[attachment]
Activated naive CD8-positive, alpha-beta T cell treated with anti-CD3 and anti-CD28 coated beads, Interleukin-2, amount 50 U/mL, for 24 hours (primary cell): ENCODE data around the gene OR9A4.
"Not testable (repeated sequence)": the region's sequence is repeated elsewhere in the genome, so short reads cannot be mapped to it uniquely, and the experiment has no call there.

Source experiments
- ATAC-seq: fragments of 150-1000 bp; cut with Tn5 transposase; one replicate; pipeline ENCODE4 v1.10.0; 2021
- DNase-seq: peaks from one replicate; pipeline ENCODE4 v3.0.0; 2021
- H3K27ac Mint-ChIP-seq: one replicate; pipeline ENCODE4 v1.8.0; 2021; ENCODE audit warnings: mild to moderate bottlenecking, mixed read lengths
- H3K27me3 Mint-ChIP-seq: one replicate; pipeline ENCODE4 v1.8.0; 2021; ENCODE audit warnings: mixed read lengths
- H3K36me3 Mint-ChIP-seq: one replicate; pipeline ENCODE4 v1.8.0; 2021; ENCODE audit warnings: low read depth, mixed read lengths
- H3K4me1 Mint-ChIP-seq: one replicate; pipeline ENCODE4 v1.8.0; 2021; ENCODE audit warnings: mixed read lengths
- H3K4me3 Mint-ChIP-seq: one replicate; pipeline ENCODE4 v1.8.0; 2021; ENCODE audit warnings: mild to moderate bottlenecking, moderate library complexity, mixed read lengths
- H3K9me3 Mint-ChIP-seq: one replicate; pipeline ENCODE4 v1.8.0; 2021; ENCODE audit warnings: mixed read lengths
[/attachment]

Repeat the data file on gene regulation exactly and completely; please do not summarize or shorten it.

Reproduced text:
Activated naive CD8-positive, alpha-beta T cell treated with anti-CD3 and anti-CD28 coated beads, Interleukin-2, amount 50 U/mL, for 24 hours (primary cell): ENCODE data around the gene OR9A4.
"Not testable (repeated sequence)": the region's sequence is repeated elsewhere in the genome, so short reads cannot be mapped to it uniquely, and the experiment has no call there.

Source experiments
- ATAC-seq: fragments of 150-1000 bp; cut with Tn5 transposase; one replicate; pipeline ENCODE4 v1.10.0; 2021
- DNase-seq: peaks from one replicate; pipeline ENCODE4 v3.0.0; 2021
- H3K27ac Mint-ChIP-seq: one replicate; pipeline ENCODE4 v1.8.0; 2021; ENCODE audit warnings: mild to moderate bottlenecking, mixed read lengths
- H3K27me3 Mint-ChIP-seq: one replicate; pipeline ENCODE4 v1.8.0; 2021; ENCODE audit warnings: mixed read lengths
- H3K36me3 Mint-ChIP-seq: one replicate; pipeline ENCODE4 v1.8.0; 2021; ENCODE audit warnings: low read depth, mixed read lengths
- H3K4me1 Mint-ChIP-seq: one replicate; pipeline ENCODE4 v1.8.0; 2021; ENCODE audit warnings: mixed read lengths
- H3K4me3 Mint-ChIP-seq: one replicate; pipeline ENCODE4 v1.8.0; 2021; ENCODE audit warnings: mild to moderate bottlenecking, moderate library complexity, mixed read lengths
- H3K9me3 Mint-ChIP-seq: one replicate; pipeline ENCODE4 v1.8.0; 2021; ENCODE audit warnings: mixed read lengths